Sri Lanka’s southern Catholics celebrate return of statue

Sri Lankan Catholics in the southern town of Matara have celebrated the return of a statue that disappeared during the Asian tsunami disaster only to be found days later unscathed.

Around 100 Catholics held mass on Sunday at the Our Lady of Matara Shrine, where some 200,000 Sri Lankan pilgrims typically converge for a major feast in September each year, priest Charles Hewawasam told AFP.

"Everyone loves Our Lady of Matara," he said of the statue of the Virgin Mary cradling the infant Jesus, near the tsunami-ravaged church built across the road from a sweeping beach on the Indian Ocean.

Its waters rose viciously and smashed into the island nation on December 26, creating its worst disaster yet, with a death toll nearing 30,000.

The statue disappeared from its glass encasing when the first wave swept across the church grounds as a congregation of around 100 celebrated mass inside on Boxing Day.

"A 12-year-old boy who saw it disappear says she slipped out of her glass case and headed straight out to sea like an outboard motor," he said of the statue, found by Sri Lankan fishermen in 1907 and whose origins remain unknown.

He said Matara’s Catholic community of around 200 people, 18 of whom were killed and two are missing, believe she kept the sea at bay after the first wave for several minutes before a second struck.

This allowed people to clear away some dead bodies and collect injured people and then flee the scene themselves, he said.

"Her solidarity with the people led to her facing the same struggle as the people, with Jesus, and she came back after the journey with them," said Hewawasam.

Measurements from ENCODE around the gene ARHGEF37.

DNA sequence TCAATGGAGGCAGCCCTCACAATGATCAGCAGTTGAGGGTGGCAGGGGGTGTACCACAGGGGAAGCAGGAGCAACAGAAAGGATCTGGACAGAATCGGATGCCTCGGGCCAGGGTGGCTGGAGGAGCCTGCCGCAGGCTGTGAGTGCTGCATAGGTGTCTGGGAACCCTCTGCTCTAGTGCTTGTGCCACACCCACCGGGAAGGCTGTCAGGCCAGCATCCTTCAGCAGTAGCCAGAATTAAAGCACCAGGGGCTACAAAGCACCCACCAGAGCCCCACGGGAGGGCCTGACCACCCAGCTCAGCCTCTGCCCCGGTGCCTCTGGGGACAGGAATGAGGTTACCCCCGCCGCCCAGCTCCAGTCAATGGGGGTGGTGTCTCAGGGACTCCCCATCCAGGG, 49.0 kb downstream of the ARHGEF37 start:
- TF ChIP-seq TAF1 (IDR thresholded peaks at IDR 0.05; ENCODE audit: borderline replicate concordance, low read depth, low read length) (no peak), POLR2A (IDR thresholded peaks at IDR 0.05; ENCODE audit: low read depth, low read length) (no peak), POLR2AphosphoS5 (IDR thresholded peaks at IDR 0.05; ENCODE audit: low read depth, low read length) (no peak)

The statue was found a few days later hundreds of metres (yards) away in the backyard of a Buddhist resident who returned it to the church, but it was taken to the nearby town of Galle for safekeeping.

On Sunday the statue was brought temporarily back to Matara for mass.

"The people were really happy to get her back, because they were so worried for her," he said, adding that while the jewellery from the statue was taken by the sea, the infant Jesus crown balanced on its head was still there.

The statue is particularly revered because of its chequered history.

When it was first found in poor shape by fishermen in 1907, the bishop of Galle sent it to his home country Belgium to be repainted.

"An atheist (in Belgium) found her and demanded money that we couldn’t afford and refused to pay and he was so angry he smashed her," Hewawasam said.

The pieces were collected, it was repainted, and the bishop collected it personally when he was on vacation in Belgium.

When he arrived in Sri Lanka and retrieved his luggage, he was told the statue had been discarded because the cargo ship was overloaded, but two weeks later it turned up in a parcel, sent by another ship.

Lalith Fernando, secretary to the bishop of Galle — and who survived the tsunami by clinging to a toilet block — said retrieving the statue was the church’s greatest priority when the waters receded.

"The buildings, people’s property, they can be bought again. But this statue is unique."

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